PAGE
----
The band's three surviving members - singer Robert Plant, guitarist Jimmy Page and bassist-keyboardist John Paul Jones - were joined by the late John Bonham's son Jason on drums.
And it was the newest member of the band that was given the honor of kicking off the sold-out benefit show, pounding out the beat before the others joined in on a near-perfect "Good Times Bad Times."
After the lights went down at the O2 Arena, newsreel footage of the band arriving in Tampa, Fla., for a 1973 performance was projected onstage. Then Bonham jumped in, soon to be joined by the rest.
They followed that with "Ramble On," and with it destroyed all rumors that the 59-year-old Plant could no longer reproduce his trademark wail.
With his button-down shirt mercifully buttoned up, Plant roamed the stage belting out hit after hit, rarely giving his critics anything to work with.
But Page showed he still has the touch as well. Besides ripping out his patented riffs all night, he put the spotlight on himself when the band played the bluesy "In My Time of Dying."
With his left hand moving freely up and down the neck of his guitar and the metal slide wrapped around one of his fingers, Page effortlessly played a song that's not easy to master.
Page and Plant later combined to open "Nobody's Fault But Mine," a song that starts with another classic Page riff and then gets help from Plant mimicking the same sounds.
Still, it was Bonham who may have been the star of the show. At 41, he is older than his father was - 32 - when he choked to death on his own vomit in 1980.
Bonham's flawless performance and driving beat even made the other members of the band watch in awe at the end of "Black Dog."
After "The Song Remains the Same," Plant screamed: "Jason Bonham, drums! Come on!"
The 16-song set list produced few surprises. They did many of the songs expected, such as "No Quarter" and "Trampled Under Foot," and the entire show lasted a bit more than two hours, mainly because of encores "Whole Lotta Love" and "Rock and Roll."
The band also played "For Your Life" live for the first time.
"It's quite peculiar to imagine ... to think about creating a dynamic evening choosing from 10 different albums. There are certain songs that have to be there, and this is one of them," Plant said in introducing "Dazed and Confused."
When Page's solo started midway through the song, many in the audience were wondering whether the guitar virtuoso would resort to his old tricks.
But after only a few seconds, the 63-year-old Page turned his back to the crowd and walked nonchalantly toward his amp. Once there, he pulled a cello bow off the top, and the fans again went wild.
They followed that with "Stairway to Heaven," the band's staple song, which many hardcore fans were hoping would be dropped from the set.
But the crowd still loved it, with many standing to dance as Page played on his double-necked guitar.
A few lighters even popped up, but they were mostly replaced by digital cameras.
Plant may have struggled a bit on the early verses - his voice a tad raspy - but it was hardly reason to believe the band wasn't ready for anything.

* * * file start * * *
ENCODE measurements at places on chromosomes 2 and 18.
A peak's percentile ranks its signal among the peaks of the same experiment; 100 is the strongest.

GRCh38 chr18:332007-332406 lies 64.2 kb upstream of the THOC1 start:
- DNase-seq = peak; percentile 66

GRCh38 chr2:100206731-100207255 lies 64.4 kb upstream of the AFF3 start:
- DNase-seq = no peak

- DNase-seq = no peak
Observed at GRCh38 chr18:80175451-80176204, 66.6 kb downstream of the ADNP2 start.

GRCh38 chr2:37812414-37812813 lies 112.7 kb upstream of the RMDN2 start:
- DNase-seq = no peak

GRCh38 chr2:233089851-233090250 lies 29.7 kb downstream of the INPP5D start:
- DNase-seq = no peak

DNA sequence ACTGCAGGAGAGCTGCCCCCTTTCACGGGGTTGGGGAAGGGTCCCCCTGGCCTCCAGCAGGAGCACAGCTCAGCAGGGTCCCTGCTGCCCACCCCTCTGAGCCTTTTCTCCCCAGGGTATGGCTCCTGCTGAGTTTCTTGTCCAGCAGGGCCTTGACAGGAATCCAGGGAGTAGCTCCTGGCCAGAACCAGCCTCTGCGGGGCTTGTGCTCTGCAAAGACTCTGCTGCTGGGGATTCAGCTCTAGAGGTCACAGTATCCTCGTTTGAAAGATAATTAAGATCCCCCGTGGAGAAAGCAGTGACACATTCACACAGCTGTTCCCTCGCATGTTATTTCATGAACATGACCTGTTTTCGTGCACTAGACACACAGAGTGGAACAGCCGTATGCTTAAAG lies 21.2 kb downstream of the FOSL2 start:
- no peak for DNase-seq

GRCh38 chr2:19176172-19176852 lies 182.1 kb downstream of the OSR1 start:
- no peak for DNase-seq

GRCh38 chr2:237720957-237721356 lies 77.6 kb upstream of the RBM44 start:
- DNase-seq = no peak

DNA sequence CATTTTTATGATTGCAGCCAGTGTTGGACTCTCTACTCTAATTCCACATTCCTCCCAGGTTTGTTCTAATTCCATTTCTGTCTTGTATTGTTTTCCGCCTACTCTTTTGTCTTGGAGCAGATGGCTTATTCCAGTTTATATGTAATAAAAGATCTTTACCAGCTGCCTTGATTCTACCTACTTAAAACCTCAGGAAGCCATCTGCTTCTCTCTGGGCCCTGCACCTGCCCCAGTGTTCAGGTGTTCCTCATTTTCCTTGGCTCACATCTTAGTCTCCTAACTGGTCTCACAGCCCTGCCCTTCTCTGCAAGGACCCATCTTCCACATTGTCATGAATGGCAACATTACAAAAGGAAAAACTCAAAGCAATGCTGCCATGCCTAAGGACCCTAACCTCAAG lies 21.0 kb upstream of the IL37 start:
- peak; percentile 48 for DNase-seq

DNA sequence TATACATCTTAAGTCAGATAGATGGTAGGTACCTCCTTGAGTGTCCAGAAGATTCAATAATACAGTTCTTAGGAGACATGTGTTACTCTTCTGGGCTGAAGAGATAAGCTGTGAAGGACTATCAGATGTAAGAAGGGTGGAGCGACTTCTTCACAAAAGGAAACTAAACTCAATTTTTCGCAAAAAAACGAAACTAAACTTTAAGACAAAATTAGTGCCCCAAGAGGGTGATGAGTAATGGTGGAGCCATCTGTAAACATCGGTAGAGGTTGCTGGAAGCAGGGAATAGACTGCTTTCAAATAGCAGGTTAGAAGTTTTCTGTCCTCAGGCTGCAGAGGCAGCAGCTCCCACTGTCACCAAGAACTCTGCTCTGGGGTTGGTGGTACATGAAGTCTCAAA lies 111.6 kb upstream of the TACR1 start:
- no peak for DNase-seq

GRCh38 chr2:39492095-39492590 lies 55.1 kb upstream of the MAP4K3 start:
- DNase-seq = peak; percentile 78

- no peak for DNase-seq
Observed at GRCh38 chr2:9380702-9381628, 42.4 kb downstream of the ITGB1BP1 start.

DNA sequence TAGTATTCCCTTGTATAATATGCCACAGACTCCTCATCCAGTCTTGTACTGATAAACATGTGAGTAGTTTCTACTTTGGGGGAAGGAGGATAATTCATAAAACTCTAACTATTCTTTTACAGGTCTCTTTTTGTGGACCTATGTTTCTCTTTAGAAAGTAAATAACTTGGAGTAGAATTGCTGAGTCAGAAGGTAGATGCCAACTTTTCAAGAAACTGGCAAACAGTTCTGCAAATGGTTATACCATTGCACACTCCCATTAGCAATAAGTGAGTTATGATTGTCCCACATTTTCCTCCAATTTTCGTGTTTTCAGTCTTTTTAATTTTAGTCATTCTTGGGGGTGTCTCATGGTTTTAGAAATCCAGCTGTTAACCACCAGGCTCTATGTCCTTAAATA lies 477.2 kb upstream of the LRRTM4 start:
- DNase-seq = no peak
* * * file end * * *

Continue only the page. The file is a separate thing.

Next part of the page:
Fans are hoping to get to hear them do it again, and soon.
Though this show is supposed to be one-time event, there have been rumors that if all went well, it would kick off a world tour.
Plant seemed to play down those rumors, saying he plans to tour with bluegrass star Alison Krauss, but Monday's performance will only add to the fervor of the fans to see them play more gigs.
"The whole idea of being on a cavalcade of merciless repetition is not what it's all about," Page told The Sunday Times leading up to the performance.
The show was Led Zeppelin's first full set since 1980. Robbed of "Bonzo's" pulsing drums, the band decided it couldn't go on and split up on Dec. 4, 1980 .
Tickets for the show, a benefit for the late Atlantic Records founder Ahmet Ertegun, were won in an Internet lottery. Proceeds are to go to the Ahmet Ertegun Education Fund, which provides scholarships to universities in the United States , Britain and Turkey .
"Hey Ahmet, we did it!" Plant screamed after "Stairway."
Monday's concert wasn't the first Led Zeppelin reunion. The band played together in 1985 at Live Aid, and joined forces again three years later - with Jason Bonham on drums - to play at the 40th anniversary concert for Atlantic Records.
At their Rock and Roll Hall of Fame induction ceremony in 1995, they teamed up with other musicians for another short set.
The show was originally scheduled for Nov. 26, but was postponed until Monday because Page injured the little finger on his left hand.
There were several opening acts rotating across the stage, mainly hosted by former Rolling Stones bassist Bill Wyman.
Paul Rodgers, Keith Emerson and Foreigner got the biggest cheers.
Plant said he was told that people from 50 countries made their way to London for the show.
"I can't believe people would come from 50 countries for that," Page said after pointing out a banner in the crowd that read "Hammer of the Gods."
They came, and they saw a show that hopefully won't be the last.
Russia, when signing documents for the sale of Alaska to the United States, was realizing her objective benefit
Putin's official spokesman Dmitry Peskov commented on remarks in the US media about failures in launching nuclear-capable missiles in Russia